We all have many plans of what we will do in this world. Plans to get an education, to work hard, to amass wealth, to be fit, to get married, to have children, to have friends, to travel the world, to climb Mt Everest.


But something often disrupts such plans: suffering.


Bodily pain can disrupt a career. Enemies can ruin your relationships. Mental anguish can prevent travel, even to the kitchen refrigerator.


So why would God allow such suffering? Surely his job is to fulfil our dreams and aspirations?


There are many reasons that God disrupts our plans with suffering. But one reason is to teach us patience.


Humanity is not a very patient race. We run from one thing to another. Rarely satisfied. Often discontented.


But the Christian is supposed to be patient. Paul lists what a Christian spirit-filled life looks like in Galatians, and he includes patience: ‘But the fruit of the Spirit is love, joy, peace, patience, kindness, goodness, faithfulness, gentleness and self-control. Against such things there is no law’ (Galatians 5:22-23).


Paul also says in his letter to the Ephesians: ‘As a prisoner for the Lord, then, I urge you to live a life worthy of the calling you have received. Be completely humble and gentle; be patient, bearing with one another in love. Make every effort to keep the unity of the Spirit through the bond of peace’ (Ephesians 4:1-3)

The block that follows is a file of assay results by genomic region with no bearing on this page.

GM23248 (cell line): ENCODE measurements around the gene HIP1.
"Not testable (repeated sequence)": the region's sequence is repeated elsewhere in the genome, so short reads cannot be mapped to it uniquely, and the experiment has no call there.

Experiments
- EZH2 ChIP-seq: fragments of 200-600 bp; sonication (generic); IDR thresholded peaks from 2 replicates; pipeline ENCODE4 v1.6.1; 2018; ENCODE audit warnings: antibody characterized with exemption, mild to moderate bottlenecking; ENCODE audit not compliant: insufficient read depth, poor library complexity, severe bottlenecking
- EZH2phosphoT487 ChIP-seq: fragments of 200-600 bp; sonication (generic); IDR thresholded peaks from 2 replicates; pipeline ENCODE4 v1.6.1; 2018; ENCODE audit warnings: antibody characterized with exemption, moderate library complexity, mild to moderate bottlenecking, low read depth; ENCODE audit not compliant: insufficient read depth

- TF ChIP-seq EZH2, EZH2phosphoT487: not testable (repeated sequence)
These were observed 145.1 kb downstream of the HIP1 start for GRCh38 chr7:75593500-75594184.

Now sometimes the Spirit graciously grants patience to people as they travel peacefully through life. But for others, he uses the rod of suffering to teach us.


The Bible often links suffering and patience together. For example, the Apostle Paul commands Christians in Romans to: ‘Be joyful in hope, patient in affliction, faithful in prayer’ (Romans 12:12). And when the Apostle John describes some of the awful sufferings that will occur in the end times, he says that such suffering requires patience: ‘If anyone is to go into captivity, into captivity he will go. If anyone is to be killed with the sword, with the sword he will be killed. This calls for patient endurance and faithfulness on the part of the saints’ (Revelation 13:10).


And it is easy to see the connection between pain and patience. If we’re honest, we know severe suffering is actually quite good at teaching us endurance.  When suffering first begins, we may fight and push back, trying to accomplish our plans in spite of the affliction. But if the suffering intensifies, there is little we can do besides give up altogether or learn some patience.


Thus, some of the most patient people in this world are those who have endured great distress. They have learnt to bend their will to the will of God and patiently wait on him.


So next time you suffer, it might be worth asking yourself, ‘Is God graciously teaching me patience?’


Then put into practice his command to be patient in affliction, while looking forward to displaying the fruit of the Spirit in your life more fully than ever before.

Joel Radford